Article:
Open Jars: Turn Your Jam Into BBQ Sauce

Way back when I first introduced this Open Jars series, Susan wrote in to say that she had a post that might fit the bill. You see, she’s invented a handy formula that easily transforms just about any variety of jam into a tasty barbecue sauce.

Though it took me a little while to reply to her email (I’m notoriously bad about responding punctually), I’m delighted she got in touch to share her recipe and I’m even happier to tell all of you about it. Here’s what she has to say.

I have discovered that I can make a delicious and varied BBQ sauce by combining the following:

1 cup jam
1/2 cup chili sauce
1 tbsp. dried chopped onion
1 tbsp. Worcestershire Sauce

For the chicken you see above, I used my lemon, pineapple and rosemary marmalade as the base. I’ve used this same sauce on thick pork chops or country style pork ribs in the crock pot, but with my plum and pineapple jam. You can make any combination of meat and jam you like. Do season the meat well with salt and pepper. Add garlic powder too, if you like.

I baked this whole, cut up, chicken in a 9 x 13 pan in a 350 degree oven for about 50 minutes. I love serving this chicken with fragrant brown Basmati rice. I think the jammed crock pot pork tastes great with mashed sweet potatoes. The sauce combines with the meat juices to make a tasty gravy.

Until we share a table again – Jam! It’s not just for toast anymore!

I’d love to hear from more of you with ideas for how to use up your home canned goodness.

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Canning 101: How to Can Creatively and Still Be Safe

When you first start canning, one of the things you hear a lot is how important it is to stick to the tested recipes. We’re told that because canning is as much science as it is kitchen art, you’ve got no choice but to color within the lines. And to a large degree, this is true. There are rules that you must follow in order to keep your canned goods safe.

However, I often get questions from people wondering how I’ve gotten to the point where I can incorporate elements of creativity in my canning and how they might be able to do the same. Here’s what I tell them.

Stick to the high the acid products like jams, jellies and vinegar pickles.

Because botulism can’t grow in high acid environments, this is a space where you can experiment a bit. Within the structure of high acid fruit preserves, play around with different fruit and flavor combinations. My Blackberry-Apricot Jam was a happy accident that is now going on the permanent roster. I knew it would be a safe deviation from my standard blackberry jam recipe because fresh apricot puree has plenty of acid and it was a delight to learn just how good they tasted together.

As far as getting creative with pickles, check out this post on Pickled Carrot and Daikon. Those were some good pickles that were born out of the recipe triangulation method I describe below.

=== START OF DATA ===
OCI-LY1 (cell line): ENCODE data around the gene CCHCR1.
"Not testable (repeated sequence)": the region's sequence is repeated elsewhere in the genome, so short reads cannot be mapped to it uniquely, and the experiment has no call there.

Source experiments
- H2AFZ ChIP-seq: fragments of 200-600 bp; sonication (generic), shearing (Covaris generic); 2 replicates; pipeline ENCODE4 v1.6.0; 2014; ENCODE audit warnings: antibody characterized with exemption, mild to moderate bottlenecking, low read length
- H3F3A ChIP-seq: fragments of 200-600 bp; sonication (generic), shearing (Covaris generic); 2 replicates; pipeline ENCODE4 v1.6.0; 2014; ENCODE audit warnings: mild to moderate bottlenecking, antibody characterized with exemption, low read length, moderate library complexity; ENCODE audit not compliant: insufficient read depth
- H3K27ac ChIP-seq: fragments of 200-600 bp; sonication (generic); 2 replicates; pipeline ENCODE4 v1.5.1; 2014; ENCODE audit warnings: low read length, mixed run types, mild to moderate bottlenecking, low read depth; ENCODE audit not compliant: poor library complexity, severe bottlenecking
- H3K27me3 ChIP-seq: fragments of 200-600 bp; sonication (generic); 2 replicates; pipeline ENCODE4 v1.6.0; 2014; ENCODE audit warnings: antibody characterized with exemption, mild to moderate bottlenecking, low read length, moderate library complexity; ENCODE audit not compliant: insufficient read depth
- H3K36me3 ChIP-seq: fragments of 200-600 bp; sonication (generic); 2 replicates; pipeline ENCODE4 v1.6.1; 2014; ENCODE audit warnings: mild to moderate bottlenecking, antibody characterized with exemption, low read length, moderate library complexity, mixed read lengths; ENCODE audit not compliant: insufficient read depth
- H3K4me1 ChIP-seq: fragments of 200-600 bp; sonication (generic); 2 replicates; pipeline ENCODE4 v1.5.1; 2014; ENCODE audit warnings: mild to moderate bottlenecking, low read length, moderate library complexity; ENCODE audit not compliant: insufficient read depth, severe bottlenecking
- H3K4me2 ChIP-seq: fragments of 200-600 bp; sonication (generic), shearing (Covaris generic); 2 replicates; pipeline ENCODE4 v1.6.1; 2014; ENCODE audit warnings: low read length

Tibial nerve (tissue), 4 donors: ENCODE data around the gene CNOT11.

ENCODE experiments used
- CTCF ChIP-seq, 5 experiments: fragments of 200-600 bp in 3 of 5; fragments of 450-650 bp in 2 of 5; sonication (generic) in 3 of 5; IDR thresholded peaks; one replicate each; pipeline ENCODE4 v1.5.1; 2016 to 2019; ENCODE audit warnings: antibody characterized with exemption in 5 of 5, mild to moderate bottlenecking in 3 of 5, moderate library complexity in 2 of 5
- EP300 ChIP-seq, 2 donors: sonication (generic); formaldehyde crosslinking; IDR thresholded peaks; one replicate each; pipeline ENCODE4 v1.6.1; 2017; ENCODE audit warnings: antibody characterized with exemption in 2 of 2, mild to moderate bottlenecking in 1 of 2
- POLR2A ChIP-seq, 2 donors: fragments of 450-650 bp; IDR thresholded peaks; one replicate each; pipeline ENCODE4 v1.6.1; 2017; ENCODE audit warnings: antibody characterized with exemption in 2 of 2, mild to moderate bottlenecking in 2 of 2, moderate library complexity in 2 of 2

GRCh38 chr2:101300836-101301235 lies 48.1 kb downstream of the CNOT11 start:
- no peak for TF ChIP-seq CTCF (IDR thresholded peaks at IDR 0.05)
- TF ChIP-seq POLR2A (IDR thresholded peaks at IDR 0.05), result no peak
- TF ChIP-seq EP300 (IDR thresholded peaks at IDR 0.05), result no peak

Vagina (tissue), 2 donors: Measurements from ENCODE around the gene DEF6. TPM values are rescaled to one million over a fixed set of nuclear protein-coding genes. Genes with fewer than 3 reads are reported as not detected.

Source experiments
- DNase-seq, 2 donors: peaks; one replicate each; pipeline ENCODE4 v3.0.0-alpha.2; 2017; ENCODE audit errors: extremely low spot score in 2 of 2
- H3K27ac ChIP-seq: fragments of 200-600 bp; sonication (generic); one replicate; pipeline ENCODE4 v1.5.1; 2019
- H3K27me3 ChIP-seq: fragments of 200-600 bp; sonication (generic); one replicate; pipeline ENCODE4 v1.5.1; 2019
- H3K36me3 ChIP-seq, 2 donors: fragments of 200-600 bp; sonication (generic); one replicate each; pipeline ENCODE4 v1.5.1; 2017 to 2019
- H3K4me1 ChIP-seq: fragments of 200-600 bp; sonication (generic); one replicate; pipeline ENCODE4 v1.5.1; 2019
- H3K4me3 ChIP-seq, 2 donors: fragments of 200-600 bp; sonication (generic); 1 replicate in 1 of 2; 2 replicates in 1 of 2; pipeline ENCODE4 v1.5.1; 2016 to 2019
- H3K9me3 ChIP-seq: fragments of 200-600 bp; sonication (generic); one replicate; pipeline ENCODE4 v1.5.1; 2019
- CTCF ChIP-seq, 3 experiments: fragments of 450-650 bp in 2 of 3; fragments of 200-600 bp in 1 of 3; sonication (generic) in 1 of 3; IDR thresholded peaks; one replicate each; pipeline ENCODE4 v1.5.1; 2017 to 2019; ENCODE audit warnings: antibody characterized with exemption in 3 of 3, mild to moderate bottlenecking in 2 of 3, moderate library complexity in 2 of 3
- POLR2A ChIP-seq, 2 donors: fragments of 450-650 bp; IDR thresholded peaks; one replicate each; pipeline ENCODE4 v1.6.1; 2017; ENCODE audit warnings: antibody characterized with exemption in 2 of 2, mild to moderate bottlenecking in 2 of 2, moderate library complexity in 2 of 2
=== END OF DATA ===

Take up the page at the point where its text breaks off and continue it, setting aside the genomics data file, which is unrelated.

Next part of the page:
Add a splash of booze to enhance a flavor.

It’s well-known that peaches go naturally with bourbon, but what about an adult apple butter spiked with a jigger of applejack or rum? That could be fun. This is an easy way to take a reliable, tested recipe and give it a new kick.

Consult a variety of reliable canning sources and use them to triangulate towards the recipe you want to create.

When I want to create something new, I consult So Easy to Preserve, Complete Guide to Home Canning and Preserving and any applicable book by Linda Ziedrich. I figure out the ratios and determine whether what I want to do seems to fit within these previously tested recipes.

On reducing sugar.

Sugar plays two roles in homemade preserves. First, the addition of sugar is what allows the temperature of your product to reach 220 degrees (or thereabouts), which then helps with the set of your jam or jelly. This is particularly important when you’re working without pectin, but is also necessary even when you’re working with commercial pectin. If you’ve ever had a situation in which you’ve drastically reduced the amount of sugar in your recipe and then found yourself with a very runny product, this is why.

Second, sugar acts as a preservative. If you reduce the amount of sugar in your jam or jelly, its shelf life will not be as long. This is not necessarily a bad thing, but it’s important to know, particularly if you’re making jam to give or sell others. It’s also good to remember that a high amount of sugar is not a substitute for the proper acid balance in a recipe. Sugar does not inhibit the growth of botulism spores.

Know your limits.

There are certain things you really shouldn’t mess with. Quite a few famously delicious fruits camp out in or above acidity grey zone. These include figs, bananas, mango, tomatoes, white peaches, dates and melons. When you’re working with those, don’t screw around. Follow tested recipes (and just so you know, not all recipes found on the internet are actually tested. Only use recipes from sources you know and trust).

Additionally, I would strongly advice that you not try to invent your own chutney recipe. They are typically a combination of low acid foods like onions combined with higher acid foods like apples, pears and peaches. If you don’t have the balance of onions to fruit/vinegar correct, you can make a product that may not be safe.